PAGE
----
Both the watery wheat juice and the apple juice are loaded with sugar, and fermentation is the process that turns all that sugar into alcohol. Fermentation happens by simply placing the liquids inside barrels or bins in controlled environments. They are left alone to ferment, and the chemicals inside the liquids break the sugars down and turn them into alcohol.Depending on how long the process goes on on, you will get a different taste. Once the fermentation process is complete, you essentially have an alcoholic drink. A few more items are added depending on the flavor of the beer or cider, but that’s basically how both are made.

How Are They Different?

While both drinks have a lot of similarities, it’s important to have an understanding of what makes each drink the right choice for you. Before you pick a side in the cider vs beer debate, you need to see what everyone is fighting over. Cider isn’t beer, because the ingredients are different and the only major commonality is the fermentation process.  Both drinks are alcoholic, but you can’t just lump them together under one category. That would be like saying a horse and a cow are the same because they both have four legs.Once you understand that they are two different types of drinks, you can figure out where you’ll stand on the cider vs beer debate. But if you still need some education before you make your decision, then check out these ten facts. Some are educational, some are funny, some are head scratchers, but all of them are going to make you see these two great drinks in a different light. Plus, they’ll help highlight the similarities and differences between them.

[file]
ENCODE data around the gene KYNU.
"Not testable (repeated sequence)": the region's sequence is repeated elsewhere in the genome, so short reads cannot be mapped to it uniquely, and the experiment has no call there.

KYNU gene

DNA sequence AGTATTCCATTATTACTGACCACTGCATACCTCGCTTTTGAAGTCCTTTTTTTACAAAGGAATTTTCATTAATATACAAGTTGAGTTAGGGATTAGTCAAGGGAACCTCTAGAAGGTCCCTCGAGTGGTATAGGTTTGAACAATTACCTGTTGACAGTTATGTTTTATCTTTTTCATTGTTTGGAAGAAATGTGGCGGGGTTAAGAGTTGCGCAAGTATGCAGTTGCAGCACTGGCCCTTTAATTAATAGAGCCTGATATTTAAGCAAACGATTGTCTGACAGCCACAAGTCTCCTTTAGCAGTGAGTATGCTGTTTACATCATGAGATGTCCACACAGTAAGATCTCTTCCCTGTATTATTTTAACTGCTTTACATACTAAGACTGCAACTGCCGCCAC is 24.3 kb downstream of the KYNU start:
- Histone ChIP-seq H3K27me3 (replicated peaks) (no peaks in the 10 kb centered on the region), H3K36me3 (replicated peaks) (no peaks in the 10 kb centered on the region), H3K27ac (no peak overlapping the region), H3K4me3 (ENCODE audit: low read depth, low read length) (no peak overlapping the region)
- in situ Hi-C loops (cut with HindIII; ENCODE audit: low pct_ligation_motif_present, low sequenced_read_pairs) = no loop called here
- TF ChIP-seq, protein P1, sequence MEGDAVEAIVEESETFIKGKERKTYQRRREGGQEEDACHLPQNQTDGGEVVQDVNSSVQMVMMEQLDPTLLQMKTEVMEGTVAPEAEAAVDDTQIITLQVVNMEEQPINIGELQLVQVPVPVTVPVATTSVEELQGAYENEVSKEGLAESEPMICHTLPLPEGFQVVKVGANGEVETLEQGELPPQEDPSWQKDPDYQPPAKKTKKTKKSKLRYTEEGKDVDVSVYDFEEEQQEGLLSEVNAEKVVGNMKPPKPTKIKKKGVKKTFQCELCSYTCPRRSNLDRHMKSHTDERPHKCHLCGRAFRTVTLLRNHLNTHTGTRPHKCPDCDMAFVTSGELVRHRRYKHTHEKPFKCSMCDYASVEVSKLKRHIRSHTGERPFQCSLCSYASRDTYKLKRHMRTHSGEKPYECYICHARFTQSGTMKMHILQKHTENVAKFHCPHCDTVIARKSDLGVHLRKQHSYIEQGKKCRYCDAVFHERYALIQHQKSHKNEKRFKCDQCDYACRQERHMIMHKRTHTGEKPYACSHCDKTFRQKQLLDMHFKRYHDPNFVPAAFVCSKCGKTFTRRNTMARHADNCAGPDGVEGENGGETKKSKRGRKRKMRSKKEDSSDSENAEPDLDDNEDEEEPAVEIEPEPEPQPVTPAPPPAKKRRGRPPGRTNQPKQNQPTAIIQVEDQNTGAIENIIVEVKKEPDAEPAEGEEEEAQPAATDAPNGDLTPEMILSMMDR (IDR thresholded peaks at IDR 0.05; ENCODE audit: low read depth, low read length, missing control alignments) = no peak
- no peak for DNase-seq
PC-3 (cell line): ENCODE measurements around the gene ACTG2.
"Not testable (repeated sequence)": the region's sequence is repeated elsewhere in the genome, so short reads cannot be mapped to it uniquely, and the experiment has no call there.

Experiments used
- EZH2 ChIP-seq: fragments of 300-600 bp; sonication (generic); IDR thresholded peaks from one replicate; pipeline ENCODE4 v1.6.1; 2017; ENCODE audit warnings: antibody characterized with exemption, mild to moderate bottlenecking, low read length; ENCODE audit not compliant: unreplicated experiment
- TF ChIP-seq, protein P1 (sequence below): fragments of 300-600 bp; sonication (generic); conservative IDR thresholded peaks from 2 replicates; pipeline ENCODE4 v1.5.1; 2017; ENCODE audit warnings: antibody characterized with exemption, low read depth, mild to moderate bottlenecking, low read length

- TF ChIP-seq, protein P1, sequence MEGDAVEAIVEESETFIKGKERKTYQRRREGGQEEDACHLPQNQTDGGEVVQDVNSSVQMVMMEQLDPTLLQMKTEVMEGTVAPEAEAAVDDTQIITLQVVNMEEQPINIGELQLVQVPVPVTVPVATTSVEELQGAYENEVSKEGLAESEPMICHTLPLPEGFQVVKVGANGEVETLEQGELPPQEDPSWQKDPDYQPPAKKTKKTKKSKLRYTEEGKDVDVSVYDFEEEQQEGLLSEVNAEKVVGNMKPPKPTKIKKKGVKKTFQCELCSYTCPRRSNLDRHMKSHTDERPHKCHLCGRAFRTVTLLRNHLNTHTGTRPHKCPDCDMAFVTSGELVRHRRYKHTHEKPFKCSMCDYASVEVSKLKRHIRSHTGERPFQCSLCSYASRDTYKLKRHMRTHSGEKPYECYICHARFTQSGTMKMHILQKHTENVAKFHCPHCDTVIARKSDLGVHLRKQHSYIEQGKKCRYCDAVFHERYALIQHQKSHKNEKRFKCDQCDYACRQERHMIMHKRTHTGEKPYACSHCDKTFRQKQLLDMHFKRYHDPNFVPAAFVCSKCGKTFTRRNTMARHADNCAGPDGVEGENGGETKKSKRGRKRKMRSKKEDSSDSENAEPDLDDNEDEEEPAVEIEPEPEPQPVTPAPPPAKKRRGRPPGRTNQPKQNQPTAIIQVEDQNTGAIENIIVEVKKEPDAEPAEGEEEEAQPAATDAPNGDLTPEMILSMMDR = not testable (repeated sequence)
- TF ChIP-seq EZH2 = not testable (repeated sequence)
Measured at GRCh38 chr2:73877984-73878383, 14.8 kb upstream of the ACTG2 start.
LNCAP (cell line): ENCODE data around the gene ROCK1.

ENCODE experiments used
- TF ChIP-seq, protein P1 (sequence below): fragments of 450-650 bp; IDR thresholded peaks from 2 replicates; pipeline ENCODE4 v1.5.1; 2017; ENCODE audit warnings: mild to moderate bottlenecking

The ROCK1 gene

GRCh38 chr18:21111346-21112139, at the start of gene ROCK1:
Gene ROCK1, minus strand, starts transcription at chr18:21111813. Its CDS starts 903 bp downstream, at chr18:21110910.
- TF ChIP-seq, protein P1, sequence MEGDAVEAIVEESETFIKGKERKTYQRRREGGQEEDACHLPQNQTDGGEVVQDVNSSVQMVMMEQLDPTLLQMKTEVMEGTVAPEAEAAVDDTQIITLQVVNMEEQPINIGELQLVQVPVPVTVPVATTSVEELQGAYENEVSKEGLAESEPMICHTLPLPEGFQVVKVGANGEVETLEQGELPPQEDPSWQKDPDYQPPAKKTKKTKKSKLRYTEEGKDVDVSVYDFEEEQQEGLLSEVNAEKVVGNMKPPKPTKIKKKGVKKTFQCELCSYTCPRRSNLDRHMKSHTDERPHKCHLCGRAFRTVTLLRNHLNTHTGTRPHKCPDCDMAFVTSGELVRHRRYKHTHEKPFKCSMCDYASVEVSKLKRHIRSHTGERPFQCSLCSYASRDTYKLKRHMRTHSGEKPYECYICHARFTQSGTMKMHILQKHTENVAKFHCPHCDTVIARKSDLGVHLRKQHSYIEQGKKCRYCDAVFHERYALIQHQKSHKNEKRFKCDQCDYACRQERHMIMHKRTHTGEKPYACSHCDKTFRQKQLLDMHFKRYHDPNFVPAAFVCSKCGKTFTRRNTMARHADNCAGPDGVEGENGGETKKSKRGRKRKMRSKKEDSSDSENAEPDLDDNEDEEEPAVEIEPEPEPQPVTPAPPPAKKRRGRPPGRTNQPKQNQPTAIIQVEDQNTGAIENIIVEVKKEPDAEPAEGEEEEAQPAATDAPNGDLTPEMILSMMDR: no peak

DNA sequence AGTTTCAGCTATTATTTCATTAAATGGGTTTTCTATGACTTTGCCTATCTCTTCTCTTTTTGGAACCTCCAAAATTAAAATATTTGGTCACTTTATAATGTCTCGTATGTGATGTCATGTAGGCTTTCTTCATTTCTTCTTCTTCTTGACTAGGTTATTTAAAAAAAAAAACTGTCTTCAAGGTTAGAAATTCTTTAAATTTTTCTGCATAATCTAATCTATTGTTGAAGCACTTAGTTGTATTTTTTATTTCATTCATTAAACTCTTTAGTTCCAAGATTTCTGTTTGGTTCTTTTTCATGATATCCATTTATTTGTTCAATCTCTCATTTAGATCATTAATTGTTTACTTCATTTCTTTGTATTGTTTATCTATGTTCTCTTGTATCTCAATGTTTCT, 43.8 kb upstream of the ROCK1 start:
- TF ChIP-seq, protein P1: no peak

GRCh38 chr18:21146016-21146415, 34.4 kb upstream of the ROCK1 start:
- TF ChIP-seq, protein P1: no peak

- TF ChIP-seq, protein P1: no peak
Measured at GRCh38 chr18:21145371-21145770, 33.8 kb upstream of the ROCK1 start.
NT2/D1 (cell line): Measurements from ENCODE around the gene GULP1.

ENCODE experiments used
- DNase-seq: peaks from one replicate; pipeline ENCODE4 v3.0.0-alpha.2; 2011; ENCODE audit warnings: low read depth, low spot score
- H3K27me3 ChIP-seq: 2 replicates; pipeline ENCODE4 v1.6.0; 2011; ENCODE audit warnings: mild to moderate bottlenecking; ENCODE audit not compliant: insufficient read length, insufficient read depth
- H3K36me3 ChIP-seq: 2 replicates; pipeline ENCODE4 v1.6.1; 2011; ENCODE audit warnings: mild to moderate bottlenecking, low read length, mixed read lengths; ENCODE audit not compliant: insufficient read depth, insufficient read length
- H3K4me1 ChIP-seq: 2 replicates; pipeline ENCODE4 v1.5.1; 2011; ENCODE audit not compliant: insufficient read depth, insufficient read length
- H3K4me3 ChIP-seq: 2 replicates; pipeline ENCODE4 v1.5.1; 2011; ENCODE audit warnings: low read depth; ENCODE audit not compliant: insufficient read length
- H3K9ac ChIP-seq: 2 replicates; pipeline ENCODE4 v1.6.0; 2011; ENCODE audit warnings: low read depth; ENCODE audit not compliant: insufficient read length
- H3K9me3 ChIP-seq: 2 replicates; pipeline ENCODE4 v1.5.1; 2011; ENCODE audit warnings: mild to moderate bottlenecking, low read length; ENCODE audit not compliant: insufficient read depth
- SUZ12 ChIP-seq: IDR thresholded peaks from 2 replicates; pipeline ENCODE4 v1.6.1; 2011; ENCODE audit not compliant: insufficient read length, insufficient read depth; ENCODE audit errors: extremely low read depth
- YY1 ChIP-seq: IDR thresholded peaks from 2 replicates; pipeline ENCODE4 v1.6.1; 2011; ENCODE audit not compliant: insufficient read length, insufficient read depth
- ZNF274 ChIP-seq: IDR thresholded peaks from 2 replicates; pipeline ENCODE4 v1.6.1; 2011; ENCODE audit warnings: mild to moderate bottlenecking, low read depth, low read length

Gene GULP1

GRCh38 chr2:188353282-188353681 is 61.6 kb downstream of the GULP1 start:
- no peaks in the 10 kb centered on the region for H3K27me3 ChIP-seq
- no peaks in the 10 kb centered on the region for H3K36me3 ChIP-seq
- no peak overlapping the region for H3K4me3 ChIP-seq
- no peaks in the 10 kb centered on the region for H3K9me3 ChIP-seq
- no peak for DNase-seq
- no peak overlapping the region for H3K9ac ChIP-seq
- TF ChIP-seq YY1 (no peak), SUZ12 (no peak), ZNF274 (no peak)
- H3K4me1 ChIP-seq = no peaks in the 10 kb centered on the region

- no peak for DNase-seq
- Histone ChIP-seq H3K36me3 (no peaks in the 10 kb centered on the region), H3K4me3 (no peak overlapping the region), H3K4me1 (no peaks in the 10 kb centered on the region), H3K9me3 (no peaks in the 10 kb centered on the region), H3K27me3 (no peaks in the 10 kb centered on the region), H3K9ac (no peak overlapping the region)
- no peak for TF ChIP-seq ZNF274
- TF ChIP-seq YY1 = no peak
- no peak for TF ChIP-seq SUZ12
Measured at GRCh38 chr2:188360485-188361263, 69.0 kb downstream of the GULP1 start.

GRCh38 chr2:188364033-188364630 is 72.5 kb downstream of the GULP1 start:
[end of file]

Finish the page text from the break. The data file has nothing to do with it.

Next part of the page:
10 Facts to Know About Cider and Beer

man in a brewery

Image by cerdadebbie from Pixabay 

1. They Taste Different

The main reason hops are added to the beer is because they balance out the sugar and make the beer bitter and rich. Generally, beer is a much dryer liquid to consume, while cider tastes a bit like apple juice. Most ciders are sweeter because nothing has been added to the drink to balance it out. However, that’s not always true. There are certain ciders, like Wit’s Up from Citizen Cider, that are very dry and just as bitter as any beer.